The Internet Protocol is
|“||[a] formal set of conventions (both semantic and syntactic) governing the format and control of interaction among parts of the system that communicates with each other.||”|
|“||a set of procedures in a telecommunications network that terminals or nodes in that network use to send signals back and forth and that track the address of nodes, route outgoing messages, and recognize incoming messages.||”|
The existing Internet Protocol (Internet Protocol Version 4 (IPv4)) — supports a maximum of 4.3 billion IP addresses, limiting the number of devices that can be given a unique IP address to connect to the Internet.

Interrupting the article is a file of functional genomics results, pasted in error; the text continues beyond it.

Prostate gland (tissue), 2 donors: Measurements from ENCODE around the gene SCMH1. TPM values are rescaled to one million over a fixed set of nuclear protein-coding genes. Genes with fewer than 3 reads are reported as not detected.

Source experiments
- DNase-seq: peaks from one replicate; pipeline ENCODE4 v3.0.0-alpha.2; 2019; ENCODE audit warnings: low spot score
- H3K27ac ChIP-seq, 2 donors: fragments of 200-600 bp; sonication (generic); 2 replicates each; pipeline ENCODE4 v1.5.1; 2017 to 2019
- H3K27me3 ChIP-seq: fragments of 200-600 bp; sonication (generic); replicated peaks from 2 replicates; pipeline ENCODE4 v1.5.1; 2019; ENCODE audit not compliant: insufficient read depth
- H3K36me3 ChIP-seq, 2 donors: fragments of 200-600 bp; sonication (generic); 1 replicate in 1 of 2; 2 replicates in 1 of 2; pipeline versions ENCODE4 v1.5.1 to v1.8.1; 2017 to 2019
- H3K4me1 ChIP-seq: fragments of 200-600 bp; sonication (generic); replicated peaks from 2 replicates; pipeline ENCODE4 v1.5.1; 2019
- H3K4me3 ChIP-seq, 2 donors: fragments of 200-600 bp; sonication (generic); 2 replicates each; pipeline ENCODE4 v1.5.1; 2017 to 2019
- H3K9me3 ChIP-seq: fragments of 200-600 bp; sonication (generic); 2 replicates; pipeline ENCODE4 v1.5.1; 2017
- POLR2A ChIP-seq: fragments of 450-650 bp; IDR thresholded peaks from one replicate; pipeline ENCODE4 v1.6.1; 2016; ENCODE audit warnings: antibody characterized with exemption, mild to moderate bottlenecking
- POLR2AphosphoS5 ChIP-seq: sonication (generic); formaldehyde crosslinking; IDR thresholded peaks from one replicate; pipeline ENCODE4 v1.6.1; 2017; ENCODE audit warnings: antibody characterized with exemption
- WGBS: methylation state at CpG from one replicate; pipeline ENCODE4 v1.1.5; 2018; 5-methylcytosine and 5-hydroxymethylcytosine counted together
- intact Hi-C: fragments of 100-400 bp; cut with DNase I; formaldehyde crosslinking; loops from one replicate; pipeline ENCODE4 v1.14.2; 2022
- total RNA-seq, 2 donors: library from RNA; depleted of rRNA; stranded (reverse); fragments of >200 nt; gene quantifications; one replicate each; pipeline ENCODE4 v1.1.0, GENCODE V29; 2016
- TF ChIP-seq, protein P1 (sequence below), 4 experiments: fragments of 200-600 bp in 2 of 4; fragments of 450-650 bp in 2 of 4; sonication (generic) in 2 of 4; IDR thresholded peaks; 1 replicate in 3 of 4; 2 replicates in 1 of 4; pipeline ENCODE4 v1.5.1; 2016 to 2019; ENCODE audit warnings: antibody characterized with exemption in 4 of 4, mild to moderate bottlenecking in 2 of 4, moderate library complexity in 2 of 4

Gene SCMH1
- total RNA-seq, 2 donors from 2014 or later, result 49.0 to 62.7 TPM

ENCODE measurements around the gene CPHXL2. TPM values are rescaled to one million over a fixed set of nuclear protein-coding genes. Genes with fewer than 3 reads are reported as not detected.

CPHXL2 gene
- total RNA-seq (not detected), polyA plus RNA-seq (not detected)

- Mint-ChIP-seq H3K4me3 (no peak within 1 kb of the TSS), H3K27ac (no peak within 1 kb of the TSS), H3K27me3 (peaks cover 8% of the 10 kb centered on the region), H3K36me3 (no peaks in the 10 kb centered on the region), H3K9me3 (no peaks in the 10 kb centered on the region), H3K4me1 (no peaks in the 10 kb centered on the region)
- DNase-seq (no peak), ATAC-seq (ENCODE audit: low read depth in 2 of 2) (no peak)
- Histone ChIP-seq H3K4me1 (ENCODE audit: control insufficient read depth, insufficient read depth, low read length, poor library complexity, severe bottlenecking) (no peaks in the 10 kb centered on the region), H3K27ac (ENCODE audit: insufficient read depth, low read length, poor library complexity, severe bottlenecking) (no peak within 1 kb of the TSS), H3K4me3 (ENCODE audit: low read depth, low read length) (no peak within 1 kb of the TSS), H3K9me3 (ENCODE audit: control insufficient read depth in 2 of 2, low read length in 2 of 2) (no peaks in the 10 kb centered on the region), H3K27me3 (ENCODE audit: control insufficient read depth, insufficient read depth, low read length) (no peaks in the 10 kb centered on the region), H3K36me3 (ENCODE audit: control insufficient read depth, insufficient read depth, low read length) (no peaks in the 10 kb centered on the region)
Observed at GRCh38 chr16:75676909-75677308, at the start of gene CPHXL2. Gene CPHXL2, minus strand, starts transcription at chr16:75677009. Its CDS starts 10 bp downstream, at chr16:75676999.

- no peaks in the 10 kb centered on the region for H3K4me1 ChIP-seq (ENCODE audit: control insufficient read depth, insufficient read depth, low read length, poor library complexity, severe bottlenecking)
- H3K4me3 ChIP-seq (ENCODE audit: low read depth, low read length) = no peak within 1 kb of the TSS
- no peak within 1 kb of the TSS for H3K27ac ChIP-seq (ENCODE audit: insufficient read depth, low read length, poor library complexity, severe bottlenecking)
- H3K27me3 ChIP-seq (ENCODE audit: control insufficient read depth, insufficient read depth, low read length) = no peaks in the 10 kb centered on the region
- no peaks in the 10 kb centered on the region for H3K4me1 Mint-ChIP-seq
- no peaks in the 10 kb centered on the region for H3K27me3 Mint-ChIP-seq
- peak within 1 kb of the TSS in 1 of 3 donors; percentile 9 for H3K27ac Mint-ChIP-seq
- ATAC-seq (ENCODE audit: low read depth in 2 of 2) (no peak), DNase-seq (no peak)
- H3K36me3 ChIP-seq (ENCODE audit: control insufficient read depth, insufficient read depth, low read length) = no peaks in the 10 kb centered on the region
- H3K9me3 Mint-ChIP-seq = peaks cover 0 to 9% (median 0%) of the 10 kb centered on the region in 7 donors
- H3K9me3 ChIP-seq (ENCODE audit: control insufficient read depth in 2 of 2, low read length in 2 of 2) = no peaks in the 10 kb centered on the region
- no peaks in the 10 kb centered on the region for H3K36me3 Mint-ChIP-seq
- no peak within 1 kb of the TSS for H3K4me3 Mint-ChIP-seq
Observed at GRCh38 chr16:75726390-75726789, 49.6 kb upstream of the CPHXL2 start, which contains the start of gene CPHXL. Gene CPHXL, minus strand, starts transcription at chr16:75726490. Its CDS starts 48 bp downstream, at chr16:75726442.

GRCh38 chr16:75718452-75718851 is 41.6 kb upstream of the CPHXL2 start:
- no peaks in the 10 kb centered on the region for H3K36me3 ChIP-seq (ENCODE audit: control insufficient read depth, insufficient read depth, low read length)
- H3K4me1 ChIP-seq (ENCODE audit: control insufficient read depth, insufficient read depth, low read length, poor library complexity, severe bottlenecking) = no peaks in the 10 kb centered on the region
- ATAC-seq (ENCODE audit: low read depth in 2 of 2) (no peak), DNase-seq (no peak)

Existing Internet protocols were not designed for today’s Internet, where the trustworthiness of users cannot be assumed and where high-stakes, mission-critical applications increasingly reside. Malicious users exploit the weakness of existing Internet protocols to achieve anonymity and use that anonymity as a safe haven from which to launch repeated attacks on their victims.